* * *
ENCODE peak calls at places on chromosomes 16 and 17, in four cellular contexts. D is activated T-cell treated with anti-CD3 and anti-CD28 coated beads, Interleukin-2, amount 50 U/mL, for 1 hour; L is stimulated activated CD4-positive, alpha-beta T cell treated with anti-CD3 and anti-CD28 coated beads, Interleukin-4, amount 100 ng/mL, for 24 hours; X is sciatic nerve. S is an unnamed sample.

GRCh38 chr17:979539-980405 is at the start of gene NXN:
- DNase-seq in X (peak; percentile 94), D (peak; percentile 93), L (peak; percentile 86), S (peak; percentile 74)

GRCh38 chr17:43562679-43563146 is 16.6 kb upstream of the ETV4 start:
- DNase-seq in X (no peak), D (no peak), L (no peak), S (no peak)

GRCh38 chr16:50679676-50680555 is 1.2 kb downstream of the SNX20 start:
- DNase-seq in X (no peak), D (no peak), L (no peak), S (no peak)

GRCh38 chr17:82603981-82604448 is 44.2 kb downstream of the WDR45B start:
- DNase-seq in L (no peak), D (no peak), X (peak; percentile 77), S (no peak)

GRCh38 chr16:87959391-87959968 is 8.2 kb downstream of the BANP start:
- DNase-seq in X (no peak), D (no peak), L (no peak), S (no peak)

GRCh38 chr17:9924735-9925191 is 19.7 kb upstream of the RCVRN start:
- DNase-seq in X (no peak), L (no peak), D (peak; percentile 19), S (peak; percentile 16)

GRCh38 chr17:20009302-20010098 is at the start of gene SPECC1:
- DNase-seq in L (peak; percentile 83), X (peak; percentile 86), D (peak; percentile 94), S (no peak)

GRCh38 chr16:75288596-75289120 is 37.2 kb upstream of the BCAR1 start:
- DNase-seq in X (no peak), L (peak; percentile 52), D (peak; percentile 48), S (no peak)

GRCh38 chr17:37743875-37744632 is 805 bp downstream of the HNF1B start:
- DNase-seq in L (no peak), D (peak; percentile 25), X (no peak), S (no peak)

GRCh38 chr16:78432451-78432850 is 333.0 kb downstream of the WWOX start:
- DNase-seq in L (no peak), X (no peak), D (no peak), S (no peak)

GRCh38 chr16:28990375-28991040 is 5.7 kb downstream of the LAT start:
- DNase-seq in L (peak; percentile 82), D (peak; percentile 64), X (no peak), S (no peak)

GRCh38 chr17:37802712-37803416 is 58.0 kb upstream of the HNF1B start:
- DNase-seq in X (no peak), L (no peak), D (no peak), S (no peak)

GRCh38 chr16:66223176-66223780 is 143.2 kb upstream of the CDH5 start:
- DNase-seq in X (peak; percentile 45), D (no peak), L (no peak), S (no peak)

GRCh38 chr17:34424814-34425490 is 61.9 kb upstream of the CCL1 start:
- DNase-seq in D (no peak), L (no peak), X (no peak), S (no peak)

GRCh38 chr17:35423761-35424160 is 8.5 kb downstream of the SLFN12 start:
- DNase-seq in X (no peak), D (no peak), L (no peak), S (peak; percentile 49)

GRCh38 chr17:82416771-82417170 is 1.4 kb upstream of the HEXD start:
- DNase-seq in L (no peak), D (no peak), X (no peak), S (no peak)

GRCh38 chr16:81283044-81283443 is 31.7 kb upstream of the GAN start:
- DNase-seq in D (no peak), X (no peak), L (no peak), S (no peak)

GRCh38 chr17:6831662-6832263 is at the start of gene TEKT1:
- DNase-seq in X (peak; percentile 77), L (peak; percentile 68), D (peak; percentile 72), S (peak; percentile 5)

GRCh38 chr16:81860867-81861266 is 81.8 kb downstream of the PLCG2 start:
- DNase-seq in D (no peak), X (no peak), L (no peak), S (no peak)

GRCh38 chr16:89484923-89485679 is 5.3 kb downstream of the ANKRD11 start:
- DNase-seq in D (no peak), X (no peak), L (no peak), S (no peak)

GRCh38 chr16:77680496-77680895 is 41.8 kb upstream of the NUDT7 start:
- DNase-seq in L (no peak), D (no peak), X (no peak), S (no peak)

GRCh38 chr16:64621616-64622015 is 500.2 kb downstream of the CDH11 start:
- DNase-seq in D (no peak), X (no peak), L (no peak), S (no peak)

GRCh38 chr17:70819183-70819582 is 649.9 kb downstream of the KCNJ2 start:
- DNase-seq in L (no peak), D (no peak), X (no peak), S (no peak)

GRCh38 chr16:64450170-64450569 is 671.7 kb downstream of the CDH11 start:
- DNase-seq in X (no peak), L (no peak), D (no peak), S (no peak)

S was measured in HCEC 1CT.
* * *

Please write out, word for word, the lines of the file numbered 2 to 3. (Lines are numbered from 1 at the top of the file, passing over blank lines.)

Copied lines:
GRCh38 chr17:979539-980405 is at the start of gene NXN:
- DNase-seq in X (peak; percentile 94), D (peak; percentile 93), L (peak; percentile 86), S (peak; percentile 74)